• Creating a Statewide Rail System: No offense to Amtrak, but California lacks a true statewide rail system. It shouldn’t take more than ten hours to take a train from San Francisco to LA. We need high speed rail — a network ultimately extending from San Diego to Sacramento and connecting seamlessly to regional rail and local transit. Yes, there are many naysayers who claim it’s too expensive or difficult. Guess what: they said the same thing about BART. They also said the same thing about the Golden Gate Bridge, which had 2,300 lawsuits filed against it before it was built. Aren’t you glad we didn’t listen to the BART and bridge naysayers then? Yes, high speed rail is expensive and hard. Yes, hyperloop might be truly awesome and doable one day. But, we need true rail in California, we need it yesterday, and the state needs to remain firmly behind it.


(Photo: A ridiculous 1966 headline in the San Francisco Chronicle lambasting the proposed BART project)

  • More State Support for Transit: The State doesn’t do nearly enough to support public transportation. Rather, state resources largely go to roads and freeways, with transit playing a distant second fiddle. The state must do more. In the Bay Area — the state’s economic engine — we have massive needs if we are going to remedy the unbearable road congestion and transit crowding we experience. We need a second transbay tube to deal with BART’s capacity issues, allow BART to run 24 hours, and connect Caltrain to Capitol Corridor to create true regional rail, and ultimately get high speed rail to the East Bay and Sacramento. We need more subways, including to western and southeastern San Francisco. We need more support for our aging systems’ capital needs. These projects aren’t optional. They are essential, and we can’t fund them just with local and regional dollars. We need state (and federal) support.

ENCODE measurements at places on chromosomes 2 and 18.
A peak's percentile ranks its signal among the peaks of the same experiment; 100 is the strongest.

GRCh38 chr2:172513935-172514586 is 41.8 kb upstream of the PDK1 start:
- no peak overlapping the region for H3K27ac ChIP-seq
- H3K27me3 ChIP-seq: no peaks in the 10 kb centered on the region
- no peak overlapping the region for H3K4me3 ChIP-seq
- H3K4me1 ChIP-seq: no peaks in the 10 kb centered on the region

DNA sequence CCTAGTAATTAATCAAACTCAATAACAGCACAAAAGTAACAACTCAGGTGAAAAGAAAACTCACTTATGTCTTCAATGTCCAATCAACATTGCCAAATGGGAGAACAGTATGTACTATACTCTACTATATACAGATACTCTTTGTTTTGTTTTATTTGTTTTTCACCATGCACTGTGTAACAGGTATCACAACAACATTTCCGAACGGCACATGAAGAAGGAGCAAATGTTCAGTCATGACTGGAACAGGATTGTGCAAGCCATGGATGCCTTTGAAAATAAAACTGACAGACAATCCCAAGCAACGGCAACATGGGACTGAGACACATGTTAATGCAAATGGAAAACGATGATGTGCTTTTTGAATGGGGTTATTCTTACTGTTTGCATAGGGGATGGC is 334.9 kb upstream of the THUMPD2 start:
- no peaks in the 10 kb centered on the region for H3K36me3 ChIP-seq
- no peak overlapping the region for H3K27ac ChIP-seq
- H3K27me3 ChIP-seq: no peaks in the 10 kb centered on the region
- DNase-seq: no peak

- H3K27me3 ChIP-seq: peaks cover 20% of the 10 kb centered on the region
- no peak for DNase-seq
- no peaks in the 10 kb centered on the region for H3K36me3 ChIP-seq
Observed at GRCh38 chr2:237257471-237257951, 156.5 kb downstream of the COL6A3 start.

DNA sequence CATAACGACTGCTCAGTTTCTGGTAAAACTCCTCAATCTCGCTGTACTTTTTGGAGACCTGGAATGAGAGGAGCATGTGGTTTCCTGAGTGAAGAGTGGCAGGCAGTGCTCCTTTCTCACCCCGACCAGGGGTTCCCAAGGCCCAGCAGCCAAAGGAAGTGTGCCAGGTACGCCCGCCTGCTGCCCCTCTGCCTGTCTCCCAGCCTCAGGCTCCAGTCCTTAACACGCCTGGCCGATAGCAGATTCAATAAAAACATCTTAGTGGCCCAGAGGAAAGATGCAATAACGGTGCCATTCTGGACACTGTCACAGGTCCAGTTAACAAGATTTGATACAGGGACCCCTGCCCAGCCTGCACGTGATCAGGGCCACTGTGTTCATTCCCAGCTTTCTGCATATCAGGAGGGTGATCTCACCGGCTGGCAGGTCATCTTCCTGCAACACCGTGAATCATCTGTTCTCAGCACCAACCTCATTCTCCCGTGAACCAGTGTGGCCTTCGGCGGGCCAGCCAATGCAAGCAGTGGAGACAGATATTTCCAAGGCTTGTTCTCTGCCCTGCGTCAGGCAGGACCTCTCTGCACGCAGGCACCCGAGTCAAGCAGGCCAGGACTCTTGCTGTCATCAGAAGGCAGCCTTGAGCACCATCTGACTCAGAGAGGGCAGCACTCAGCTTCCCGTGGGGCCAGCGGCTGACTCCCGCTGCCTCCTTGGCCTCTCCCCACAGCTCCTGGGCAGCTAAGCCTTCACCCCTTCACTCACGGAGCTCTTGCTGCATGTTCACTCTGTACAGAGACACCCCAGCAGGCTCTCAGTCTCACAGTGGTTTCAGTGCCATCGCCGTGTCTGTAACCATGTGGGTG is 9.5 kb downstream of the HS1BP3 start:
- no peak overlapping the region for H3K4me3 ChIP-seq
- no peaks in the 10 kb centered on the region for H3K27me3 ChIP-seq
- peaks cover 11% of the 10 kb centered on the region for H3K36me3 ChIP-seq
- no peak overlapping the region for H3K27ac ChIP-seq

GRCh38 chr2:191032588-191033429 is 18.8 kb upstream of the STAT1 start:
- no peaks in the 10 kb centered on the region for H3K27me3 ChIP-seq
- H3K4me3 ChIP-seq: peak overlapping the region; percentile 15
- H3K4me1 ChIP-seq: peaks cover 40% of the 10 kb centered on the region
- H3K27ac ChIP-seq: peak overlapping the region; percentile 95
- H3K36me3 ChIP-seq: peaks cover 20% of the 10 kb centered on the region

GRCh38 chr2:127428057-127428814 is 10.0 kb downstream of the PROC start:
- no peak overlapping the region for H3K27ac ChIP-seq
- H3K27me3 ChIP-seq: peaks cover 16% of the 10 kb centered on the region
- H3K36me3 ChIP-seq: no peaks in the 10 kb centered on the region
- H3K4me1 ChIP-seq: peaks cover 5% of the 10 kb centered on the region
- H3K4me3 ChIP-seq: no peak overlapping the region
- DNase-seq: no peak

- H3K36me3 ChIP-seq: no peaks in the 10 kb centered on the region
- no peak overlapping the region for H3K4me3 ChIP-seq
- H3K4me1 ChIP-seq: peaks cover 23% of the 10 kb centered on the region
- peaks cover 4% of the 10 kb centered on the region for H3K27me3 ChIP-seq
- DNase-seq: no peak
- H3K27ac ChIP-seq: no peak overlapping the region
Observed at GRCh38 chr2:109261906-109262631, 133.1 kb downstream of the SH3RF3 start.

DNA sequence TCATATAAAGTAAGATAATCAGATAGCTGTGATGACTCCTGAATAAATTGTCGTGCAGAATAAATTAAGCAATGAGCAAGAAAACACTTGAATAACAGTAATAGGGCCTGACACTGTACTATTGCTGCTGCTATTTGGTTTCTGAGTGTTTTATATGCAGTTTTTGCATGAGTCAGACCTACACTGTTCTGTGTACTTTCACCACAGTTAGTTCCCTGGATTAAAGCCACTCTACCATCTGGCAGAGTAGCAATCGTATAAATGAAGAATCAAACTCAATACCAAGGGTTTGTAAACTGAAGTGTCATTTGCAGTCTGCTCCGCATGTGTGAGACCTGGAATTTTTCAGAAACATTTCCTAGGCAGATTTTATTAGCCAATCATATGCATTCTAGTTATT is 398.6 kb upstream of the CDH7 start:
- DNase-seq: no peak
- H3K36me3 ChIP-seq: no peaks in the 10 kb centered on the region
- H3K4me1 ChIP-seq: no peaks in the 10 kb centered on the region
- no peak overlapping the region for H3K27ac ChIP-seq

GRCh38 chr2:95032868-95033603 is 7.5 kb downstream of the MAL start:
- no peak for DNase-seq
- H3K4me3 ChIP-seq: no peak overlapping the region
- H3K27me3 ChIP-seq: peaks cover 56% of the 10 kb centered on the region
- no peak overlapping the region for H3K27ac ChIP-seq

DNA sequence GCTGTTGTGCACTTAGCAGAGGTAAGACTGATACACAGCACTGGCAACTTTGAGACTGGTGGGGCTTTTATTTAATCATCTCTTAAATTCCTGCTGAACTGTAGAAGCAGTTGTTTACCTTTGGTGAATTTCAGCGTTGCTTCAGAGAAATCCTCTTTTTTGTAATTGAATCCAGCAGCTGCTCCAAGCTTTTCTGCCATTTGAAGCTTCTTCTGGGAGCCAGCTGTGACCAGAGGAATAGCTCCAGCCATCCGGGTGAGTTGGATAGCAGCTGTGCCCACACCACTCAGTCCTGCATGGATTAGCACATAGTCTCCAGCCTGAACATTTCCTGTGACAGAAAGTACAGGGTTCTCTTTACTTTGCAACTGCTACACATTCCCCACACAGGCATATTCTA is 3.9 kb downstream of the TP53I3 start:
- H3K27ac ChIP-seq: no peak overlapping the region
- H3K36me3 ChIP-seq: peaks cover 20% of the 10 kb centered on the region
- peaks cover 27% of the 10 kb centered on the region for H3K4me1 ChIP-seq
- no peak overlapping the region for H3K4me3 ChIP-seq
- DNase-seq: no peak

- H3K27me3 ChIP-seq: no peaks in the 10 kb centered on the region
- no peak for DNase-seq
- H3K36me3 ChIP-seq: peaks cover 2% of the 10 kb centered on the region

• Better State/Regional/Local Transit and Rail Connectivity: We have 28 transit systems in the Bay Area, and they aren’t as seamlessly connected as they need to be. Some argue for mergers, but regardless of whether that happens — I’m skeptical that it ever will in a significant way— we need to integrate these systems and make it easier to transfer among them, to transfer from regional and statewide rail to local systems, and to transfer from transit to bike sharing, taxis, and ride shares. This endeavor is significant, and it is a statewide issue, since these easy and obvious transitions will allow us to have a true statewide non-freeway transportation system.
  • More Shared Vehicles and Shuttles: Key to a sustainable transportation future is reducing the number of people who own cars and allowing people who own cars to drive them less. Transit is essential, but people need access to cars even if they largely rely on transit. Widely available car sharing and scooter sharing — including on street vehicle sharing — has been proven to take cars off the roads and make it easier for people not to own cars. Easily available taxis and ride shares play a similarly critical role. And private employer shuttles supplement our transit systems (particularly now, with the over-crowding and poor connectivity we see) and reduce car ownership and thus congestion. We should encourage shuttles, not undermine them.